Frank Sinatra’s mega-hit song, My Way, has a line about regrets. “Regrets, I’ve had a few, but then again, too few too mention.” We should all be so fortunate! And by the way, doing it my way versus God’s way, not the path I choose. Sorry Frank! Now, about regrets, we do have a […]
Not everyone agrees given the family stress that often accompanies this time of year. So, every year, I remind us to create a positive mindset concerning the holidays. Why? Because this is one time of year we intentionally get together despite our conflicts and upsets with each other. The goal is to do our best to make this time of year a celebration rather than a burden.
Obviously, stress is heightened. You may be physically more depleted due to all the busyness and find yourself more irritable and less tolerant. You’d rather not deal with difficult people, but difficult people may be in your family. Knowing this, we can plan ahead.
Here are a few tips to make the holidays more enjoyable:
Negotiate boundaries: If there are family things you don’t want to do because they are too stressful, consider not doing them. Family members may initially become upset, but they will get over it. For example, if you are expected to cook the turkey and you can’t see how you will do that this year, ask to have another task this year. If you don’t want to visit for 5 days, tell your family you will come for 3 days instead. In other words, negotiate realistic expectations.
Choose your battles: Conflict tends to increase in times of stress. However, this is a time to choose your battles. If a problem comes up and you don’t want to go there, acknowledge the hurt or issue and say something like “It was unfortunate that that happened,” …and then redirect the conversation. Keep your response neutral. If the person goes back to the conflict, say, “I would rather talk about something else than rehash old hurts.” The holidays are just not a good time to confront problems head on. Save those big issues for another time.
Intentionally build positive memories: This the only family you will ever have, so focus on ways to have fun and build traditions. Go outside for walks or play a friendly flag football game. Create a scavenger hunt for kids and grown-ups. For the fitness minded, a community run or outdoor activity can take down the stress. Board games can be fun with several groups playing cards or a game like Scrabble. If you feel less ambitious, watch old family videos, or browse through photo albums.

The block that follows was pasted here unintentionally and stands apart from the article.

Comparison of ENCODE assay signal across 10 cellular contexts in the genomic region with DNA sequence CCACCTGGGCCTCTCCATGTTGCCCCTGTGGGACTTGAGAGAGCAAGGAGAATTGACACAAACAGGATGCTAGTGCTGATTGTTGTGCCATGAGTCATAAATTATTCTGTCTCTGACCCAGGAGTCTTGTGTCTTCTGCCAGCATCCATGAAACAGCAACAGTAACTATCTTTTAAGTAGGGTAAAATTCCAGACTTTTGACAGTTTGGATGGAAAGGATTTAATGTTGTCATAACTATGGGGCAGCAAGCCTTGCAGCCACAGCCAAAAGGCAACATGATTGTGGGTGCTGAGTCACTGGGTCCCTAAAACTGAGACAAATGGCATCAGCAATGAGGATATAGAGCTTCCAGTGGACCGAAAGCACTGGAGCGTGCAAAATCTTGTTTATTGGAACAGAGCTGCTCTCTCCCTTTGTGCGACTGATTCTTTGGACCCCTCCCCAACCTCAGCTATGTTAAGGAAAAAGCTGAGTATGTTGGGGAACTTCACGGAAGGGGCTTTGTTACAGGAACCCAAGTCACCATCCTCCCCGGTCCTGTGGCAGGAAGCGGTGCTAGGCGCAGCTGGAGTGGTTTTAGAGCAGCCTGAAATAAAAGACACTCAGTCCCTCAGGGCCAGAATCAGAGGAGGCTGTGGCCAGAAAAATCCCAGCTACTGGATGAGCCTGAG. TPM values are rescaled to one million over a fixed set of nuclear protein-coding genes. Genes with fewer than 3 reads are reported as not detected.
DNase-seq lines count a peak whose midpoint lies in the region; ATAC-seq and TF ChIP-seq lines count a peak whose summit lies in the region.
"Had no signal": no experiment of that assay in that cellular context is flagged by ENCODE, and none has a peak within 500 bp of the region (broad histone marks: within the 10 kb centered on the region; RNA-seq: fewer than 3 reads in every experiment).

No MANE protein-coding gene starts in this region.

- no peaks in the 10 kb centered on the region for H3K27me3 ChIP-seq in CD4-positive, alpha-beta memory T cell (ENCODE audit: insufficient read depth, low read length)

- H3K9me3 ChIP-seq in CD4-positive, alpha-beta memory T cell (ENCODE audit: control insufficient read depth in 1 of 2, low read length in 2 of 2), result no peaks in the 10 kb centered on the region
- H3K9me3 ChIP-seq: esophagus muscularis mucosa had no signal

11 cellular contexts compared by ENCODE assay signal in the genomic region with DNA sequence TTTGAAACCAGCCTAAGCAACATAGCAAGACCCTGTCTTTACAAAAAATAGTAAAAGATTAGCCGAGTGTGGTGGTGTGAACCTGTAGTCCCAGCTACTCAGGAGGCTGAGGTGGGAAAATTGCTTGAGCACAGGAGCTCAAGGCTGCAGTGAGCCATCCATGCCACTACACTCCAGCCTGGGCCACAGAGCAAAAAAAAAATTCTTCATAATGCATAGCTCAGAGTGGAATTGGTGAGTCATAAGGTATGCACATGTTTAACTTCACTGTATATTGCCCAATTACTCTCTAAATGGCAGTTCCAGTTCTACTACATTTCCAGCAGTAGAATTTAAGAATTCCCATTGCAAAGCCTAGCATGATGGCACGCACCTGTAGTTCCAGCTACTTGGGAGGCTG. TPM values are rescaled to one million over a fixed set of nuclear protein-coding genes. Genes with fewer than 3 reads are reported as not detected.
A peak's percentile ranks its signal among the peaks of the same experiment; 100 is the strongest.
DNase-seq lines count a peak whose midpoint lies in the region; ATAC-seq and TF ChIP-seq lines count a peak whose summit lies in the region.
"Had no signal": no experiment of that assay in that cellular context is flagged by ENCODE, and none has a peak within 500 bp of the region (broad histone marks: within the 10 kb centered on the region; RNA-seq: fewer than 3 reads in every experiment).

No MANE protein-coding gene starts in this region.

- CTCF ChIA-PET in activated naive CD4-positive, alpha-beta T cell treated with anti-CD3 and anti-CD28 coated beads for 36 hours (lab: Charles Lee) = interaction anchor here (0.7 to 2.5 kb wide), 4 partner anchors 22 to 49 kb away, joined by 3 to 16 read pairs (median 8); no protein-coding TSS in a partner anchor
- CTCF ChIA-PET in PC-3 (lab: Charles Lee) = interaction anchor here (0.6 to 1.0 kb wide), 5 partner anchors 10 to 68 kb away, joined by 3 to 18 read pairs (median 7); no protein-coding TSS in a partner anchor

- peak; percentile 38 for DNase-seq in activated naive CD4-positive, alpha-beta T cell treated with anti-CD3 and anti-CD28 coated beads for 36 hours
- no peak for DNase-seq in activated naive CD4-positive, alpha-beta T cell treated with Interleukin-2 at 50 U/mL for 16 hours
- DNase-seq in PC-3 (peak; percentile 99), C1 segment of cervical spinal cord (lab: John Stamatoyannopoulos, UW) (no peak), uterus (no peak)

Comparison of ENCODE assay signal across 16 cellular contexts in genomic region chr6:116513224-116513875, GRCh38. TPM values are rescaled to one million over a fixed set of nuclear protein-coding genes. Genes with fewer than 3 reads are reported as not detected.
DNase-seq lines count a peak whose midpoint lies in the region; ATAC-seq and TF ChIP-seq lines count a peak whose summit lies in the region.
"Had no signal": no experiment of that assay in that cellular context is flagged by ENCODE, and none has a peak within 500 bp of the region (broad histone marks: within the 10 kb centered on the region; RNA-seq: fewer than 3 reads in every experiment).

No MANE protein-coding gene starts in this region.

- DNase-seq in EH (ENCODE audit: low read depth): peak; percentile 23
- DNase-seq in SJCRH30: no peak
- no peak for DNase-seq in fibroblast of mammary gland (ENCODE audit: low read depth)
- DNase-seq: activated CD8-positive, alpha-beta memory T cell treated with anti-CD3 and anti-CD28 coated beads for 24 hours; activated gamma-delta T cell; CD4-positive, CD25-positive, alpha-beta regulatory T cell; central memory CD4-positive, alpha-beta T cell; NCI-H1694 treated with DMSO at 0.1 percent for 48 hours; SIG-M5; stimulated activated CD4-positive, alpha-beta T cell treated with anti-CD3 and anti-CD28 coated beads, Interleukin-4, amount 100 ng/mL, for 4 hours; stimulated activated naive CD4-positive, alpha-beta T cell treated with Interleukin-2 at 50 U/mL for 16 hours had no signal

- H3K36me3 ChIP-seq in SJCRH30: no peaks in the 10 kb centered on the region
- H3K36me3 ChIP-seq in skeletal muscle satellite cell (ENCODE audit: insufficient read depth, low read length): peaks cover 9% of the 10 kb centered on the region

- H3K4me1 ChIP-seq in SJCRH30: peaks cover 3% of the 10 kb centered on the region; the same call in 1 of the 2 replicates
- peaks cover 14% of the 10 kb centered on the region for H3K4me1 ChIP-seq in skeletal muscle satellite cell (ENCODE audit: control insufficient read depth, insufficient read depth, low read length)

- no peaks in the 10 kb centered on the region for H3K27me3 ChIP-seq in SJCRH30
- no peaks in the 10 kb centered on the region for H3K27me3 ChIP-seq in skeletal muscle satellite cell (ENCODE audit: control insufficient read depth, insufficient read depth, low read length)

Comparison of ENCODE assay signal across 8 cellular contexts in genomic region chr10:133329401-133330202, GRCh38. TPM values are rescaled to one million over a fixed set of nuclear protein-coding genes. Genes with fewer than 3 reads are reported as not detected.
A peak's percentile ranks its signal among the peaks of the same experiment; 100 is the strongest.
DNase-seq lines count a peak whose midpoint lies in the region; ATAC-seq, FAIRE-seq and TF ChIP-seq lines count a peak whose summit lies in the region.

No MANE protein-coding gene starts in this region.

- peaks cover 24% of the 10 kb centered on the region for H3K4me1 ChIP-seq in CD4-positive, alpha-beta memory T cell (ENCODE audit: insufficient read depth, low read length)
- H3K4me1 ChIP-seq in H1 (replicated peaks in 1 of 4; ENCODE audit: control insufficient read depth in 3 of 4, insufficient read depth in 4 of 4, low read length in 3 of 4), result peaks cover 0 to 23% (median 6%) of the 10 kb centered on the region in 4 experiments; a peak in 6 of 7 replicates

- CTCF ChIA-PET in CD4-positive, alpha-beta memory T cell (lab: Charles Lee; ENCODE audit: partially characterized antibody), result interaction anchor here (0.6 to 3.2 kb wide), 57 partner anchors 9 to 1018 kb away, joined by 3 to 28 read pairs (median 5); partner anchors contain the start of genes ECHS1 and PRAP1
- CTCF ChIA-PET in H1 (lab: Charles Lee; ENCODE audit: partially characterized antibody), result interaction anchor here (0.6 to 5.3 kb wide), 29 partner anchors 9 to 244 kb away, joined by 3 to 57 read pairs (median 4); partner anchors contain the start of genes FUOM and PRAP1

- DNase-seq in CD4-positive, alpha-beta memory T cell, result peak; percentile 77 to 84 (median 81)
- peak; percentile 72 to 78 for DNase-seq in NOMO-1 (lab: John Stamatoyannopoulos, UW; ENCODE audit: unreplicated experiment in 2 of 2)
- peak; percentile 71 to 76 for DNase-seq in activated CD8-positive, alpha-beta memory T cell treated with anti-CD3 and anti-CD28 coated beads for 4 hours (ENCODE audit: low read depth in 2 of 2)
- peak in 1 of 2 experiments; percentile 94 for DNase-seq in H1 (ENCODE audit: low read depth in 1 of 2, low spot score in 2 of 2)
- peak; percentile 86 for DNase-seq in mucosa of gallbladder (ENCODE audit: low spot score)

Another option is to organize a volunteer activity. Go to a shelter and serve meals, deliver food to shut ins, visit a nursing home, or have international students or people who are alone to your home for the meal. The point is to build positive memories. By intentional creating activities for the family, people can interact in positive ways so that next year, there is something to look forwarded to–a time of getting together, creating traditions and memories.
Accept your family and offer grace: Families can be challenging this time of year, but they are family. I would encourage you to accept them, flaws and all and do your best to give grace and forgiveness where and when you can. Keep trying to improve those gatherings by responding lovingly to predicable problems. Focus on the good, the blessings and gifts that have been given to you. Focus on the true meaning of this season to center yourself.
Let God’s peace rule: Finally, allow God’s peace rule in your heart. Philippians 4: 7 reminds us, “The peace of God, which transcends all understanding, will guard your hearts and your minds in Christ Jesus.” Mediate on this Scripture and turn family stress into meaningful memories.